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The Inside Track

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August 12, 2003|Larry Stewart

A consumer's guide to the best and worst of sports media and merchandise. Ground rules: If it can be read, heard, observed, viewed, dialed or downloaded, it's in play here. One exception: No products will be endorsed.

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What: "Heaven Can Wait: Surviving Cancer."

Author: Charlie Jones and Kim Doren.

Publisher: Seven Locks Press, Santa Ana.

Price: $16.95.

Longtime network sportscaster Charlie Jones learned he had prostate cancer in December 2001. Jones, in writing about his ordeal, says, "I began to wonder if it was just me, if I was the exception, if I was the wimp who couldn't handle it."

Following the suggestion of co-author Kim Doren, who had teamed with Jones on six previous books, he began talking to friends who had undergone cancer treatment. He and Doren interviewed more than 100 cancer survivors, and this highly readable 194-page paperback is the result.

Jones has worked in sports all his adult life, so many of the survival stories come from sports figures.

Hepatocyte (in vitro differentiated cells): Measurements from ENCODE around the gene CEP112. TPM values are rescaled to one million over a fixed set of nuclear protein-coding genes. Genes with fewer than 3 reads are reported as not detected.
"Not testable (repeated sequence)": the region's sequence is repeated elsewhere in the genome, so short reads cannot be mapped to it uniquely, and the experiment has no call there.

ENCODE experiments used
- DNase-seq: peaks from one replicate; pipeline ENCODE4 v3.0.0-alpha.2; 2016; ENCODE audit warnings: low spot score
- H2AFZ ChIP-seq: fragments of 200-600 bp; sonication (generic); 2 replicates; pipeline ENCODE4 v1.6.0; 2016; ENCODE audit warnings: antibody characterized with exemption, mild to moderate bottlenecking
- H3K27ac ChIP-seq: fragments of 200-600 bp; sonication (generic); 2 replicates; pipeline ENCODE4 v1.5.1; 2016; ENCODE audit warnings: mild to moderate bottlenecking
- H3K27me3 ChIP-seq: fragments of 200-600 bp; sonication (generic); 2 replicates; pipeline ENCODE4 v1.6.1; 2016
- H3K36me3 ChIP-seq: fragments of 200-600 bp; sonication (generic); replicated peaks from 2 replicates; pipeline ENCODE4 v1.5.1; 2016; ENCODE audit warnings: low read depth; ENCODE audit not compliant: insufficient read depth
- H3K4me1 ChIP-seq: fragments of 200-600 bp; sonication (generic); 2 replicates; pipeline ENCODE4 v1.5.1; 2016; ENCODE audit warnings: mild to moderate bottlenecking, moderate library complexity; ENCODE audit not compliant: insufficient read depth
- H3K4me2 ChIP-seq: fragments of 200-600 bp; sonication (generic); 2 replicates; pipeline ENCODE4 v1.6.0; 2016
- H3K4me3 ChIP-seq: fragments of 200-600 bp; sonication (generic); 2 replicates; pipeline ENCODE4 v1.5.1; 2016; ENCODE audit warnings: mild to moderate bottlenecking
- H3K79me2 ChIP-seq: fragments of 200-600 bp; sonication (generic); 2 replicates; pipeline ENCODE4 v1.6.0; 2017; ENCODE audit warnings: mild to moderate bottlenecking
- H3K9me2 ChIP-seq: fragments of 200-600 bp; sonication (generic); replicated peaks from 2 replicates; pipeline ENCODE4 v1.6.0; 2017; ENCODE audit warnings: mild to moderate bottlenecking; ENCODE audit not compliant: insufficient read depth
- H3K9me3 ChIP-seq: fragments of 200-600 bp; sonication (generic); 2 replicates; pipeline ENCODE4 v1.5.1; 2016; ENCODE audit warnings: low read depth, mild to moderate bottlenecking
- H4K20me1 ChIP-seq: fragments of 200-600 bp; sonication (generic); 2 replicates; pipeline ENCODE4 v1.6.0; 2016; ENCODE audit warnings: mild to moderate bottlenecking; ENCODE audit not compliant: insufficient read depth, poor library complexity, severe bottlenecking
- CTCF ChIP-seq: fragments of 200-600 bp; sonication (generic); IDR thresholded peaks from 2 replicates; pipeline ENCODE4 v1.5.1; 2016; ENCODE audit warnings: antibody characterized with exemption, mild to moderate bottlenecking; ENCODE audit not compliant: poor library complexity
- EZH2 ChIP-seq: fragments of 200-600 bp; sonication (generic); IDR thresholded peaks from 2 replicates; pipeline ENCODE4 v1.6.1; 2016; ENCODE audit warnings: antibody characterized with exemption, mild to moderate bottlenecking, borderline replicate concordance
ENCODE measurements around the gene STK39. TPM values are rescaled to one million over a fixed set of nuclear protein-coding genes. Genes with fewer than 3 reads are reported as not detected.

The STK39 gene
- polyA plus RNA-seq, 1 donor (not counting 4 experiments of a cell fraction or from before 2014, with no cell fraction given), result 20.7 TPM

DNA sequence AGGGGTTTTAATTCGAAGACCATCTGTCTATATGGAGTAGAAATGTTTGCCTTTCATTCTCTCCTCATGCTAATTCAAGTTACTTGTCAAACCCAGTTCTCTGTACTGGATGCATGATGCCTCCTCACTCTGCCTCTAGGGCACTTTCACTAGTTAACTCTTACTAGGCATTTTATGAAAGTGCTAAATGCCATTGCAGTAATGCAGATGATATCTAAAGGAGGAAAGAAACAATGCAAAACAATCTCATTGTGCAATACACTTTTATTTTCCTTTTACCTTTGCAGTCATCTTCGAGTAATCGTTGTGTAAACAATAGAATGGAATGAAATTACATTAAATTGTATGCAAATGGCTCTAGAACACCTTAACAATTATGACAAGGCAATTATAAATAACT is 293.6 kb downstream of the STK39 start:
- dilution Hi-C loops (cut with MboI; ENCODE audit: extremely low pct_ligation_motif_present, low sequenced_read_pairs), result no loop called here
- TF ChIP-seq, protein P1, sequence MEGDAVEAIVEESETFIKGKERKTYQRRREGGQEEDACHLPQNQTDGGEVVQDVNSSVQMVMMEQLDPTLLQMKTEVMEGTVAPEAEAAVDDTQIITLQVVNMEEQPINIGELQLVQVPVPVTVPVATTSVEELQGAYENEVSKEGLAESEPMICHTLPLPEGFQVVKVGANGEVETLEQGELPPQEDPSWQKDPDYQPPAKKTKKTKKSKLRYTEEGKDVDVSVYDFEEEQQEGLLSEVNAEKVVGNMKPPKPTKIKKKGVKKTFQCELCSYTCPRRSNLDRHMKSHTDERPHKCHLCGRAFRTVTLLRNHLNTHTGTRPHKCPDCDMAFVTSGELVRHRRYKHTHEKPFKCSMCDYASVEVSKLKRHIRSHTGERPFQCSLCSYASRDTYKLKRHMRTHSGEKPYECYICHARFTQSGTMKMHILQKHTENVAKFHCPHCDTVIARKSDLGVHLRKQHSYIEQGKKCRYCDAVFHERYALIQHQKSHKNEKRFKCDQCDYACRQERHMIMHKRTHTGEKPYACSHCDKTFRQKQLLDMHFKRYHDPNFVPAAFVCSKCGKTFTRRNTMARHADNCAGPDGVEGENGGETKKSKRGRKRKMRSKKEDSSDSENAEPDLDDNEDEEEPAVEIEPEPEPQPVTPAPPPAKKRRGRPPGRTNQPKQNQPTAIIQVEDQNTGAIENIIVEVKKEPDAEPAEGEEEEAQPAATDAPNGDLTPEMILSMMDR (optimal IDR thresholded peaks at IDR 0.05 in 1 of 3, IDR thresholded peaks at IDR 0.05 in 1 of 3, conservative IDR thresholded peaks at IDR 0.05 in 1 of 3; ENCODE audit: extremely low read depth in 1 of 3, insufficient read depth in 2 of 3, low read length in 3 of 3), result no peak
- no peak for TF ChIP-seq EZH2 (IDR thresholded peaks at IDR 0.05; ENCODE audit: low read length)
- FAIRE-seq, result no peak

Arnold Palmer is among them. Palmer says when he was diagnosed with prostate cancer he immediately had surgery, then followed it up with radiation treatment. He says he played golf every day while taking radiation.

"When anyone asks me what I recommend, I always tell them to make a decision on how they want to be treated, and then get it done," he says. "Don't fool around."

Raymond Floyd, another prostate cancer victim, says, "When a man gets to be 50, he needs to have his PSA checked twice a year."

Dusty Baker says, "African Americans have the highest rates of prostate cancer and are 50% more likely to develop it than men of other racial and ethnic groups. As a prostate cancer survivor, I urge men to take action."

Joe Torre contributes, "I knew when I was ready to go back to work after my treatment for prostate cancer. That time came when I could stay awake after 9 o'clock at night. That's when I knew I wouldn't fall asleep in the dugout."

Essentially, "Heaven Can Wait" is about winning -- winning the game of life.

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-- Larry Stewart

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